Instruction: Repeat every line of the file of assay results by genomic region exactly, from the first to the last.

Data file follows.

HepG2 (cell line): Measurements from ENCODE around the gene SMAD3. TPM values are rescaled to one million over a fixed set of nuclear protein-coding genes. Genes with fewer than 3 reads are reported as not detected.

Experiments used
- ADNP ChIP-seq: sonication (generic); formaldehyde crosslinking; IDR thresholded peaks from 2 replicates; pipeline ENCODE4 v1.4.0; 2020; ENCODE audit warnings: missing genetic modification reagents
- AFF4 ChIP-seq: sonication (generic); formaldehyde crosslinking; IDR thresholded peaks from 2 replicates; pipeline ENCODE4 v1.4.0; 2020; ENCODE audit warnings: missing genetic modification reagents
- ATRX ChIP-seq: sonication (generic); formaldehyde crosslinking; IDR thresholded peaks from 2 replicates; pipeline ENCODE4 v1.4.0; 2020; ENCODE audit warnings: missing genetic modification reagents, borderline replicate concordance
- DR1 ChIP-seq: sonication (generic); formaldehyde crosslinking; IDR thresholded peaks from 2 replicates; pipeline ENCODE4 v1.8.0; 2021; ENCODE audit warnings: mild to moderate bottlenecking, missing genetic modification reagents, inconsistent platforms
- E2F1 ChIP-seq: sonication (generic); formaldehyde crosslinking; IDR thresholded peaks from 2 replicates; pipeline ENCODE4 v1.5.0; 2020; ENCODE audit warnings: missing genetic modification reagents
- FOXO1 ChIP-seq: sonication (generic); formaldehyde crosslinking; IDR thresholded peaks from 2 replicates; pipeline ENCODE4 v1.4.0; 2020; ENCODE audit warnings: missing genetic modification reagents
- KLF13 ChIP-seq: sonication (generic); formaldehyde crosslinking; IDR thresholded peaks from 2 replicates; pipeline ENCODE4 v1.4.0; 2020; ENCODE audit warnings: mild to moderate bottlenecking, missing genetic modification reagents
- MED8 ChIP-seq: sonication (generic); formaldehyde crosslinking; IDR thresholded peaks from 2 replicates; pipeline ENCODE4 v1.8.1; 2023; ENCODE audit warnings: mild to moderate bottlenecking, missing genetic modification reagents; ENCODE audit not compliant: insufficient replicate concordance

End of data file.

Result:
HepG2 (cell line): Measurements from ENCODE around the gene SMAD3. TPM values are rescaled to one million over a fixed set of nuclear protein-coding genes. Genes with fewer than 3 reads are reported as not detected.

Experiments used
- ADNP ChIP-seq: sonication (generic); formaldehyde crosslinking; IDR thresholded peaks from 2 replicates; pipeline ENCODE4 v1.4.0; 2020; ENCODE audit warnings: missing genetic modification reagents
- AFF4 ChIP-seq: sonication (generic); formaldehyde crosslinking; IDR thresholded peaks from 2 replicates; pipeline ENCODE4 v1.4.0; 2020; ENCODE audit warnings: missing genetic modification reagents
- ATRX ChIP-seq: sonication (generic); formaldehyde crosslinking; IDR thresholded peaks from 2 replicates; pipeline ENCODE4 v1.4.0; 2020; ENCODE audit warnings: missing genetic modification reagents, borderline replicate concordance
- DR1 ChIP-seq: sonication (generic); formaldehyde crosslinking; IDR thresholded peaks from 2 replicates; pipeline ENCODE4 v1.8.0; 2021; ENCODE audit warnings: mild to moderate bottlenecking, missing genetic modification reagents, inconsistent platforms
- E2F1 ChIP-seq: sonication (generic); formaldehyde crosslinking; IDR thresholded peaks from 2 replicates; pipeline ENCODE4 v1.5.0; 2020; ENCODE audit warnings: missing genetic modification reagents
- FOXO1 ChIP-seq: sonication (generic); formaldehyde crosslinking; IDR thresholded peaks from 2 replicates; pipeline ENCODE4 v1.4.0; 2020; ENCODE audit warnings: missing genetic modification reagents
- KLF13 ChIP-seq: sonication (generic); formaldehyde crosslinking; IDR thresholded peaks from 2 replicates; pipeline ENCODE4 v1.4.0; 2020; ENCODE audit warnings: mild to moderate bottlenecking, missing genetic modification reagents
- MED8 ChIP-seq: sonication (generic); formaldehyde crosslinking; IDR thresholded peaks from 2 replicates; pipeline ENCODE4 v1.8.1; 2023; ENCODE audit warnings: mild to moderate bottlenecking, missing genetic modification reagents; ENCODE audit not compliant: insufficient replicate concordance